4 questions for a pro: Building supply guy Chris Marchand


California native Chris Marchand has lived in the Sarasota area since 1991 and has raised his family here. He started his career in the building-supply business with Prehungs of Florida.

For the past 14 years, he has been with Kimal Lumber & Hardware, working as a plant manager and moving into sales in 2006. The company makes custom exterior and interior doors and roof trusses for houses, primarily in the high-end market; it supplies other building products, including windows, drywall, siding, locks and hardware and specialty items. It has outlets in Englewood and Nokomis, where it also has a sales center and showroom. Its production facilities are in Venice.

Correspondent Chris Angermann interviewed Marchand about new product developments.

Q:How has the industry changed over the past decade or two?

A:When you look at a house, the most important things to making it look good and aesthetically pleasing are the basic elements — doors, windows, paint and hardware. Nowadays, there are a multitude of choices for building products in price, quality and looks.

It used be that there were two or three hardware lock companies. Now there are 20, and they have multiple lines and items. It's the same with decking products and railing systems. Ten to 15 years ago, you could only get so much with your budget. Now you can get something that looks more upscale for a reduced price.

Typically, the suppliers will call on architects to get their products spec'ed on their prints. Companies like ours deal directly with the builder and the homeowners. Sometimes, either or both will come to our showroom and ask us for guidance, depending on their budget and what they're looking for. There is a wide variety of exciting products for every realm.

Because of the Internet, a lot of people are well-educated now. They have done their homework and know what they want, even before they meet with the architect. They'll say, "We saw this product and would like to use it," and the architect specs it in the print. When it comes back to us, we quote it and supply it.

Q:Do you have products specifically tailored to green building?

A:We are a green-building company, but I think it is not as much on the radar as it was four or five years ago. It's still important, but from what I have seen and all the work that comes across my desk, it's not as much in demand, and less of a promotional tool. Green building has mainstreamed, so that many of the products that would have been advertised as "green" in the past are now used as a matter of course.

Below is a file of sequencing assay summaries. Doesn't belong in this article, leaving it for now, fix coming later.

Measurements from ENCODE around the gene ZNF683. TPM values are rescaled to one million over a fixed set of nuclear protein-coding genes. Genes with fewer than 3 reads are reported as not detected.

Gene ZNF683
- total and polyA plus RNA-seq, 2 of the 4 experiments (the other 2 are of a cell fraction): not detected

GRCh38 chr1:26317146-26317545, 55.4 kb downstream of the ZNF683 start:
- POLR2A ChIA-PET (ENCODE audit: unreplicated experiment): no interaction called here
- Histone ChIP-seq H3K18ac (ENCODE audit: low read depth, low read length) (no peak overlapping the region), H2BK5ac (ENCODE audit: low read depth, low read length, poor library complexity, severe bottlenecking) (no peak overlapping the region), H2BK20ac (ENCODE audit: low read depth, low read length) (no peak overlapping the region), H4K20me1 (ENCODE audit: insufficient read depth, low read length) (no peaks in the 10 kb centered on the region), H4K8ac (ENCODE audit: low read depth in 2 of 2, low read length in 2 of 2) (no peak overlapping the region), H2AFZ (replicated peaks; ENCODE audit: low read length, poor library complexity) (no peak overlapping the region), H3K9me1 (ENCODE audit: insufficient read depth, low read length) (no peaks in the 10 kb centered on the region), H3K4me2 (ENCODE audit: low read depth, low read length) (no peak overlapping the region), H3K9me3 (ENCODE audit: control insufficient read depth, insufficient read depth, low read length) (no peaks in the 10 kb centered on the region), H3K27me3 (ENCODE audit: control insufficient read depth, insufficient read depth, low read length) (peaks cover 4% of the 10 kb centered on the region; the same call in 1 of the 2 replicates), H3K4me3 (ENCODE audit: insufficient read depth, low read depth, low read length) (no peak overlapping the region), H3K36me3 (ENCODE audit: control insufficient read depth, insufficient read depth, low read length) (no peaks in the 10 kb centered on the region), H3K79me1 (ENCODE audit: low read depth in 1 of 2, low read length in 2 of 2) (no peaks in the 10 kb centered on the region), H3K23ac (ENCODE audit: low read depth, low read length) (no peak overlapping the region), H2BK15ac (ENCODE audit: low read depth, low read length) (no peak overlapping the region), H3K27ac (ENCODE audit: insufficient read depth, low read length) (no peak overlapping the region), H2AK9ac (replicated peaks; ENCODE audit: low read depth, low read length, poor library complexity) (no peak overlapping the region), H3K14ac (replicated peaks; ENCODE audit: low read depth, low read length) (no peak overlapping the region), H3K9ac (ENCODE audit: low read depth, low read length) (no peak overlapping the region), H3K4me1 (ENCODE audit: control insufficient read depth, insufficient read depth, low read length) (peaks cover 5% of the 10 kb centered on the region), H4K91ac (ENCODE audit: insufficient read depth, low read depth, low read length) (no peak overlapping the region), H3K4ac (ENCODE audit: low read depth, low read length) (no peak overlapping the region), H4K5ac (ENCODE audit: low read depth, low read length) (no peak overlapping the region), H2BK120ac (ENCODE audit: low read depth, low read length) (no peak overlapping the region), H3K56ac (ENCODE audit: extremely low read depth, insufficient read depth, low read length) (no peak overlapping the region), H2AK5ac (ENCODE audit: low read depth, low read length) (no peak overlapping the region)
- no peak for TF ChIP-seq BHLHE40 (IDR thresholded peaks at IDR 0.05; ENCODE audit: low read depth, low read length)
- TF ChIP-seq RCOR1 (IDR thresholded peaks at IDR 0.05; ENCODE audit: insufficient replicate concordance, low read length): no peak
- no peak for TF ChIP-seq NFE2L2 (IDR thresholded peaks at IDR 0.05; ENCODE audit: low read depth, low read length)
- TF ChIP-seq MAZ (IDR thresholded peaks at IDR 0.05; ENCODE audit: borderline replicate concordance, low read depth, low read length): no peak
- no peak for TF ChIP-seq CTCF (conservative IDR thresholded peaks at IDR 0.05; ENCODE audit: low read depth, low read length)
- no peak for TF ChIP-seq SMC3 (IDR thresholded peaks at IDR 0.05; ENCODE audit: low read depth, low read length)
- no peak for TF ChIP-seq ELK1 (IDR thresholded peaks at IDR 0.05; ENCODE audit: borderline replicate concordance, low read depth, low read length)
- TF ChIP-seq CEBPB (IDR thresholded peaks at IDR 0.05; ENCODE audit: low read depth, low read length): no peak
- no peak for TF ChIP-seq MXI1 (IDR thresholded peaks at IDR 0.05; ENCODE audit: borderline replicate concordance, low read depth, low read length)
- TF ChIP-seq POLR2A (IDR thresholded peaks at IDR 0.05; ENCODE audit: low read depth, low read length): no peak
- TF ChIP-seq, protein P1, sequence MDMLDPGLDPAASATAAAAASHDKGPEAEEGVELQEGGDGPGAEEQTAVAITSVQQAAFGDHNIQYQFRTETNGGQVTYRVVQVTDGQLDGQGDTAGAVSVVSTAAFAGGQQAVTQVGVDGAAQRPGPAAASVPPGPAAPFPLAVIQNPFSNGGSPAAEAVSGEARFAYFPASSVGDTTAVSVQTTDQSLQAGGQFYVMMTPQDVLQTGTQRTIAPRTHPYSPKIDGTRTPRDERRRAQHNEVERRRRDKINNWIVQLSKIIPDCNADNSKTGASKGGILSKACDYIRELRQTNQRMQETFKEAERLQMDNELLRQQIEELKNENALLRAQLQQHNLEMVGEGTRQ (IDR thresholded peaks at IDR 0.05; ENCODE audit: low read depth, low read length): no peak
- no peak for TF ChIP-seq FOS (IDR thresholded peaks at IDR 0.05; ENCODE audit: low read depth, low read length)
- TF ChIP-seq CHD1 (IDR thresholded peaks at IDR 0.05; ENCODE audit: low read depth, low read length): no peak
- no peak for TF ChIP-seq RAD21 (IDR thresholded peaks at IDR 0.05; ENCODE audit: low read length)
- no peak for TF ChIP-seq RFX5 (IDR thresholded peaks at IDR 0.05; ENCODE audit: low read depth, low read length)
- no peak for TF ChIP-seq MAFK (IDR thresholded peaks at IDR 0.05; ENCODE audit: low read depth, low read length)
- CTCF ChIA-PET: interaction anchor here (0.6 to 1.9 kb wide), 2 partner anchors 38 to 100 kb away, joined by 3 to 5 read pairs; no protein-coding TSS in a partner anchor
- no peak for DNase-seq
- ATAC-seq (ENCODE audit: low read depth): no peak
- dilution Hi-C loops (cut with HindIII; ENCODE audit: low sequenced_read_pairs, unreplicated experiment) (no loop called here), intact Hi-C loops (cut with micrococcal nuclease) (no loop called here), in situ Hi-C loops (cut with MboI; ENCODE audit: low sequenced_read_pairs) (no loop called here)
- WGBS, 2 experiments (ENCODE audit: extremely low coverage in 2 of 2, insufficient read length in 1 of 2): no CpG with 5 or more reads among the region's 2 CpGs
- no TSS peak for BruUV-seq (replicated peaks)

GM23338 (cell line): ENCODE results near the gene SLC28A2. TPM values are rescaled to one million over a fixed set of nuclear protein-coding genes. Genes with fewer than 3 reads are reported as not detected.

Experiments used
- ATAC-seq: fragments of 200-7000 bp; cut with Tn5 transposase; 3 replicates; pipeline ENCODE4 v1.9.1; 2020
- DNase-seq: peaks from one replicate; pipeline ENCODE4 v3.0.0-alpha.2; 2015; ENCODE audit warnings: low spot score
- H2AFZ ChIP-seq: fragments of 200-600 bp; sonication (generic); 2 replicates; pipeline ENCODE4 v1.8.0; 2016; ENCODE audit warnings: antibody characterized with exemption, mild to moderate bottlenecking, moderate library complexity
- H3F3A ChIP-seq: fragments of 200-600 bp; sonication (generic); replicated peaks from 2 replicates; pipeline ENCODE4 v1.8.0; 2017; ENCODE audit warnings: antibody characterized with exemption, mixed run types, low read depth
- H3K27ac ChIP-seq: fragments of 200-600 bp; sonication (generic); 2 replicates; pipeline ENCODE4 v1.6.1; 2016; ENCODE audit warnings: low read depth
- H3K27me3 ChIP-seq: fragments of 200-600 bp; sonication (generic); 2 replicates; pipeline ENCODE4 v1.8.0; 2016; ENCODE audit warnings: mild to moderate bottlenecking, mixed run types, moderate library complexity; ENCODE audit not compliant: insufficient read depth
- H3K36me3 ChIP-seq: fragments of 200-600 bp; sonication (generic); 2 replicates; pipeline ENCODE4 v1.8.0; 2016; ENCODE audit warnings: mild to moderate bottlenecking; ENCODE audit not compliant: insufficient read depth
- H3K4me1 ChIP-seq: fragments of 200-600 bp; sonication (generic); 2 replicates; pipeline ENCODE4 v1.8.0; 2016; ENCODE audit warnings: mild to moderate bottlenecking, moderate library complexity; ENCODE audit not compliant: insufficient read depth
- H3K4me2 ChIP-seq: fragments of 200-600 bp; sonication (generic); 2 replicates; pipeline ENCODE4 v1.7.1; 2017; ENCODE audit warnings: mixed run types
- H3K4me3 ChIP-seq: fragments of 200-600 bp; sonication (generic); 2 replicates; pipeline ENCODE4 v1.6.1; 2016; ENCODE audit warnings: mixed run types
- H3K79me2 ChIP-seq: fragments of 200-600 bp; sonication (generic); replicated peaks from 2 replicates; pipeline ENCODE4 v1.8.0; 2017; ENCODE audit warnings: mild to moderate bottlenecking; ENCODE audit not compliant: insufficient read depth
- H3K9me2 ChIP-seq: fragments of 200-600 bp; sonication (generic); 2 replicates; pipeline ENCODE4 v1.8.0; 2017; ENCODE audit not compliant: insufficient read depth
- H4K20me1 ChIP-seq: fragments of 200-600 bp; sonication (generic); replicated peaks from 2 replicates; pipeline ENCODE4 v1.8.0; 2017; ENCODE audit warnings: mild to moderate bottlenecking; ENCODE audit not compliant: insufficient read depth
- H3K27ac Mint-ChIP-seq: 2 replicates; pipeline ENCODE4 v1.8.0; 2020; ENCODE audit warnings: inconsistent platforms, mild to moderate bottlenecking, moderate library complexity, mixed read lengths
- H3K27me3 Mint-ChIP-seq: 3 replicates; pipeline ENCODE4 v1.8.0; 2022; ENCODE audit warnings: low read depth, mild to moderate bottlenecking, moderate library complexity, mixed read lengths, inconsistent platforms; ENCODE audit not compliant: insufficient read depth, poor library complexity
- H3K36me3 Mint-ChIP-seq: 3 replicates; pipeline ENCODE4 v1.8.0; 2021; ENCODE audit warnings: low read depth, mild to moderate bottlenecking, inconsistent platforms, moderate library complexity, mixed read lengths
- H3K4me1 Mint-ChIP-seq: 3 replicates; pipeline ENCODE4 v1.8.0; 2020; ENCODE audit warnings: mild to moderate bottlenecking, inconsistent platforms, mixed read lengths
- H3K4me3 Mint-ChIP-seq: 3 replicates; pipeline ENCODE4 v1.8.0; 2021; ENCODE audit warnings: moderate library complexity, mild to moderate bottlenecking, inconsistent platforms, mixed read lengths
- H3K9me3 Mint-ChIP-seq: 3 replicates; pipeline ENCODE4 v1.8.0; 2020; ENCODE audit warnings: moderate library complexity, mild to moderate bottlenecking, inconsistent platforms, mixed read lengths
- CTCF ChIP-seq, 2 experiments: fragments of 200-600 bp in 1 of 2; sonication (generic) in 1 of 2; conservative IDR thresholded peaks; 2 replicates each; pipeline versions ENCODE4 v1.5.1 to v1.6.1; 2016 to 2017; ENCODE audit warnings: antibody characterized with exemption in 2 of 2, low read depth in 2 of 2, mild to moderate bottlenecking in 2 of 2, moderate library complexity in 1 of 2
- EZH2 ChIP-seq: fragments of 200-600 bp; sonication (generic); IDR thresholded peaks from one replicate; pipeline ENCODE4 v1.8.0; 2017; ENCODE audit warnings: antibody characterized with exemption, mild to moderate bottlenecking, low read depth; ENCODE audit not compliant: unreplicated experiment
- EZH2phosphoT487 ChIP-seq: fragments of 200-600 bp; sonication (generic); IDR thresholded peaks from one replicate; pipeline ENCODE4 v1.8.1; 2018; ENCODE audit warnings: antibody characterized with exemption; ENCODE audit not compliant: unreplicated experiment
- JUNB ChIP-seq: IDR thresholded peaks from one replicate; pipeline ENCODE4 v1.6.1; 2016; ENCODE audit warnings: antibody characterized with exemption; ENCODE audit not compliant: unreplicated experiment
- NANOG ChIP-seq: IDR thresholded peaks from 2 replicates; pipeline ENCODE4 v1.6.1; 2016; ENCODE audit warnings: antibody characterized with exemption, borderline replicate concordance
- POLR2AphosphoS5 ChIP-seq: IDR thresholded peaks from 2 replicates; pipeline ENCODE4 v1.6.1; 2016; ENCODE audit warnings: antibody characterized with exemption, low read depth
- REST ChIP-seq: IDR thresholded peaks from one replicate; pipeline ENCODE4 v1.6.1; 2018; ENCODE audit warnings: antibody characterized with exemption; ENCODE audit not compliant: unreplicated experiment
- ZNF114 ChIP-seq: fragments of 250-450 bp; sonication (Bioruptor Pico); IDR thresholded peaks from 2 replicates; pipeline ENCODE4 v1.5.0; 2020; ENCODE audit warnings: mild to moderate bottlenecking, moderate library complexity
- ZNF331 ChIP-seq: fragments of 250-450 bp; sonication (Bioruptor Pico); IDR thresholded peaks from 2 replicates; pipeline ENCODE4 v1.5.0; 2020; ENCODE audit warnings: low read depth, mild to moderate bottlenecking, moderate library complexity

Q:What are some of these new products?

A:In our Florida market, because of the elements we have to deal with, everyone is looking for longevity in building materials. We offer a product called FrameGuard that prevents mold. It's a treatment we put on our lumber and our trusses — the inner skeleton of the house. Mold will not grow on it.

Another product extensively used is cellular PVC lumber. Companies Kleer, AZEK and Versa-Tech make trim pieces with it — baseboards and crown molding for exterior porch ceilings and outdoor kitchens — that are not going to rot and will last longer than wood. The same thing holds true for deck boards and railings. You don't have to use wood or pressure-treated lumber; you can go to a PVC railing system, and a composite or PVC deck board.

Q:What about custom-built homes?

A:At the high end, there is still quite a bit of wood being used. There are still a lot of people who like the look and natural feel of lumber, as opposed to composite board.

Cypress is a popular lumber. Ipe Brazilian walnut, a hardwood used for flooring and decking, is very popular on the barrier islands and here in Sarasota. It's extremely strong and will last as long, if not longer, than a composite product. It's pricey, but people who can afford it want what they want and use it. At that point it's about looks, appearance and a feeling that the other products can only mimic.


Last modified: May 31, 2013
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